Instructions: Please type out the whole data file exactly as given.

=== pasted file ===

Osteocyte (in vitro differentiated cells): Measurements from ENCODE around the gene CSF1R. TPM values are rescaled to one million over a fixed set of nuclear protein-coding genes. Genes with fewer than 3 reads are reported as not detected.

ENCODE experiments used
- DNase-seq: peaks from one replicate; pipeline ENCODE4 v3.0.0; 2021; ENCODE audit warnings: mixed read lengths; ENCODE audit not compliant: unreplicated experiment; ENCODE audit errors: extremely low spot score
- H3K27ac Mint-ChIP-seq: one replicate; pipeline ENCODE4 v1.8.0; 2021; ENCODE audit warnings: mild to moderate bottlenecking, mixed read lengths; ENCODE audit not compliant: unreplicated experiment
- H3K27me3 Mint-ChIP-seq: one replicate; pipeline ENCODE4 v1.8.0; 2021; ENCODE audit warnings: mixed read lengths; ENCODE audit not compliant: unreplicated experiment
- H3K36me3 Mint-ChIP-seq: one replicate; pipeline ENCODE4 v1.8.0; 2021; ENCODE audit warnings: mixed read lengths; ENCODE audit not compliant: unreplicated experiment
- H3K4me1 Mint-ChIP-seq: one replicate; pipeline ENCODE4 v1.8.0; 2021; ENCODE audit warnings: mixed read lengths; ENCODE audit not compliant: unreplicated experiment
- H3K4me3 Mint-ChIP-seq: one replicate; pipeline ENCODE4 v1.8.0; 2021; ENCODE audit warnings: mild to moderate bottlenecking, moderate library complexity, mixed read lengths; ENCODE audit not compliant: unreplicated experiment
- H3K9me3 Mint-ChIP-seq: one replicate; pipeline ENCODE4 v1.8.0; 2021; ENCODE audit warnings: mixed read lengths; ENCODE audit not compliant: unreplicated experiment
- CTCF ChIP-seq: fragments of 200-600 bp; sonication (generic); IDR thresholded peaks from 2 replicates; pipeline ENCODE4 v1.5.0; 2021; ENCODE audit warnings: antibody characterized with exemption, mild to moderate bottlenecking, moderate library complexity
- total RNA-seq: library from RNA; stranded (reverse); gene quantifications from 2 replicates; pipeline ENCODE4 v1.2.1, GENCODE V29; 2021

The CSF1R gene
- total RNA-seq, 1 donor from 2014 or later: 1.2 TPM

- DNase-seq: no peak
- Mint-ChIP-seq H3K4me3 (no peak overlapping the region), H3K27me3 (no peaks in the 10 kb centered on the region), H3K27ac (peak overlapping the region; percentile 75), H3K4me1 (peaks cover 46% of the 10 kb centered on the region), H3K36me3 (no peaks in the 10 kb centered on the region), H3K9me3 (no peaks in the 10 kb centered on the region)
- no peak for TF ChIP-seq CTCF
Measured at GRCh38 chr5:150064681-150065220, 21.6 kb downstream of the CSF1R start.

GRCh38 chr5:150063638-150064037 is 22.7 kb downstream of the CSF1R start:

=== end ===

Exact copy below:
Osteocyte (in vitro differentiated cells): Measurements from ENCODE around the gene CSF1R. TPM values are rescaled to one million over a fixed set of nuclear protein-coding genes. Genes with fewer than 3 reads are reported as not detected.

ENCODE experiments used
- DNase-seq: peaks from one replicate; pipeline ENCODE4 v3.0.0; 2021; ENCODE audit warnings: mixed read lengths; ENCODE audit not compliant: unreplicated experiment; ENCODE audit errors: extremely low spot score
- H3K27ac Mint-ChIP-seq: one replicate; pipeline ENCODE4 v1.8.0; 2021; ENCODE audit warnings: mild to moderate bottlenecking, mixed read lengths; ENCODE audit not compliant: unreplicated experiment
- H3K27me3 Mint-ChIP-seq: one replicate; pipeline ENCODE4 v1.8.0; 2021; ENCODE audit warnings: mixed read lengths; ENCODE audit not compliant: unreplicated experiment
- H3K36me3 Mint-ChIP-seq: one replicate; pipeline ENCODE4 v1.8.0; 2021; ENCODE audit warnings: mixed read lengths; ENCODE audit not compliant: unreplicated experiment
- H3K4me1 Mint-ChIP-seq: one replicate; pipeline ENCODE4 v1.8.0; 2021; ENCODE audit warnings: mixed read lengths; ENCODE audit not compliant: unreplicated experiment
- H3K4me3 Mint-ChIP-seq: one replicate; pipeline ENCODE4 v1.8.0; 2021; ENCODE audit warnings: mild to moderate bottlenecking, moderate library complexity, mixed read lengths; ENCODE audit not compliant: unreplicated experiment
- H3K9me3 Mint-ChIP-seq: one replicate; pipeline ENCODE4 v1.8.0; 2021; ENCODE audit warnings: mixed read lengths; ENCODE audit not compliant: unreplicated experiment
- CTCF ChIP-seq: fragments of 200-600 bp; sonication (generic); IDR thresholded peaks from 2 replicates; pipeline ENCODE4 v1.5.0; 2021; ENCODE audit warnings: antibody characterized with exemption, mild to moderate bottlenecking, moderate library complexity
- total RNA-seq: library from RNA; stranded (reverse); gene quantifications from 2 replicates; pipeline ENCODE4 v1.2.1, GENCODE V29; 2021

The CSF1R gene
- total RNA-seq, 1 donor from 2014 or later: 1.2 TPM

- DNase-seq: no peak
- Mint-ChIP-seq H3K4me3 (no peak overlapping the region), H3K27me3 (no peaks in the 10 kb centered on the region), H3K27ac (peak overlapping the region; percentile 75), H3K4me1 (peaks cover 46% of the 10 kb centered on the region), H3K36me3 (no peaks in the 10 kb centered on the region), H3K9me3 (no peaks in the 10 kb centered on the region)
- no peak for TF ChIP-seq CTCF
Measured at GRCh38 chr5:150064681-150065220, 21.6 kb downstream of the CSF1R start.

GRCh38 chr5:150063638-150064037 is 22.7 kb downstream of the CSF1R start: